“If you’re sure? ”


So, off I set to take the beloved MG home before taking it to a local test station. When I say taking it home, lets say nearly home. Nearly home before it started to be a 7o’s MG again. Coughing and farting its way along the road before finally coughing to an asthmatic stop.

OMG became MGF, (actually FMG – but doesn’t fit the model line up) this icon of British motoring became the little green twat in an instant.

Now we need to consult The Gospel according to StPetrol. In the beginning there was dark, then God asked Joseph Lucas to shed some light, and there was light. However, by the end of the second day all the electrics were shagged so God created the sun and sent Lucas to work with British Leyland – or something like that.

It seemed the ghost of Lucas past had returned to the MG….


I called my brother for a tow, he was suitably concerned by my plight and, when he stopped laughing, he agreed to meet me in his Land Rover. What I didn’t know was my dad had chosen that exact time to visit, as had his eldest son. A little while later the Land Rover full of hyenas arrived and laughing round two began. All very funny….NOT.

What they didn’t bring was a rope, or tools. So this wasn’t so much a rescue mission as the evenings entertainment. What a set of Bastards.

In an effort to break up the relentless piss taking I tried to start the car again and it burst into life, so, like something from a Le-Mans start, I hurled myself inside and floored it. In a roundabout way I made it home.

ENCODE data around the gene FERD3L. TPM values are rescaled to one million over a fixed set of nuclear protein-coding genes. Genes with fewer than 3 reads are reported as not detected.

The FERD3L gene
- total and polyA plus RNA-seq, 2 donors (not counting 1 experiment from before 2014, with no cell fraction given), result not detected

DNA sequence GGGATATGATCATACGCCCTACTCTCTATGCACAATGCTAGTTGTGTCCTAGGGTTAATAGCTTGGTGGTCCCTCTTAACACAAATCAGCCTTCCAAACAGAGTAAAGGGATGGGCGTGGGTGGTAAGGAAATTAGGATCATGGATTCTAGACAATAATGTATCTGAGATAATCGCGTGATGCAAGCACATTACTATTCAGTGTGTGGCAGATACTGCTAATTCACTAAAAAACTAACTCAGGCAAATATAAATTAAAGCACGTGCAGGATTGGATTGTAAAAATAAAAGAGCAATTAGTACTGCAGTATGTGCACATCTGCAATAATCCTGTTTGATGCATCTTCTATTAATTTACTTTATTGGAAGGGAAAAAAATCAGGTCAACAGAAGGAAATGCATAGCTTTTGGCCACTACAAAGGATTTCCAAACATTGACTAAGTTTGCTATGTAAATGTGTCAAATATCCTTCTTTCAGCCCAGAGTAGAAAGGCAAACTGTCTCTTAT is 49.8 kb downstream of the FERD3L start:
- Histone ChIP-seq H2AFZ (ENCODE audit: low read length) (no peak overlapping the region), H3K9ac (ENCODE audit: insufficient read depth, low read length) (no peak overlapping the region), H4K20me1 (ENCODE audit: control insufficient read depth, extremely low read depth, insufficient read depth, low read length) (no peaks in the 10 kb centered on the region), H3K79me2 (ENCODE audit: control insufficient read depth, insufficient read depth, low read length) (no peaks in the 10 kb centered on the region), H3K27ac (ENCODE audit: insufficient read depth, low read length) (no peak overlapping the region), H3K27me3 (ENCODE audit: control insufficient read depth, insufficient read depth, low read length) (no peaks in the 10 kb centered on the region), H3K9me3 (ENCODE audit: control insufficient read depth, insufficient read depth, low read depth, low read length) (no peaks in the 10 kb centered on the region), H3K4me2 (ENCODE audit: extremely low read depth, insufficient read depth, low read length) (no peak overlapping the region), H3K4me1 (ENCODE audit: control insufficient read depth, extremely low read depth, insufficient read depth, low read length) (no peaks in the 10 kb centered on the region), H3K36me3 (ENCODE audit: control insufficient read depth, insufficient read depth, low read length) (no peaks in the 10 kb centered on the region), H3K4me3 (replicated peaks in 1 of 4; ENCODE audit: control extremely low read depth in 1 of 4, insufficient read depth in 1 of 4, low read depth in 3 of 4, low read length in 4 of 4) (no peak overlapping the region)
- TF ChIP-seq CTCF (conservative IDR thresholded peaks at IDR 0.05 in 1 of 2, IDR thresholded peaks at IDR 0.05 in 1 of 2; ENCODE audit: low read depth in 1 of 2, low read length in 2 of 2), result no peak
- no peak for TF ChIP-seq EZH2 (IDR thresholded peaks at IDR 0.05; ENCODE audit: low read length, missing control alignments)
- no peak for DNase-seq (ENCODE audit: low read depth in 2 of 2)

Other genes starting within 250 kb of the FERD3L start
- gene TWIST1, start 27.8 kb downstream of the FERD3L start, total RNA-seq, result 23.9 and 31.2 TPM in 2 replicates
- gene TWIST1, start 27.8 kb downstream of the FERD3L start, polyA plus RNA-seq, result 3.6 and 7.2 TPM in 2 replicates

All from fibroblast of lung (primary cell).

Next was the MOT, but before then a bit of a history lesson. The MG had belonged to a chap who had sadly died. His daughter had decided to renovate the car and taken it to Snowden’s of Harrogate. Mr Snowden relieved her of around £18,000 to restore the mechanical’s of the car. £18,000. Sorry I need to say that again, £18-fucking-thousand

The price when new (in 1978) was £3,897 and the value now? £3,000 (Max).

This was not going to end up with a glow of victory so much as a shower of shit, but it was too late to go back now.

The coughing and farting was diagnosed as a points issue and this was quickly rectified. The MG was alive again. It passed the MOT like a pub in dry January and “all” I had to do was sell it.

I went to a local specialist, nice chap, helpful but his price was £1,000. I was going to get lynched for this. Unperturbed I went to the Colosseum that is ebay and threw myself in with the Gladiators, Tigers and fucktards that populate the site.


I got the usual questions, well I say questions, here’s an example:-


How much u looking for cash. When did not last get one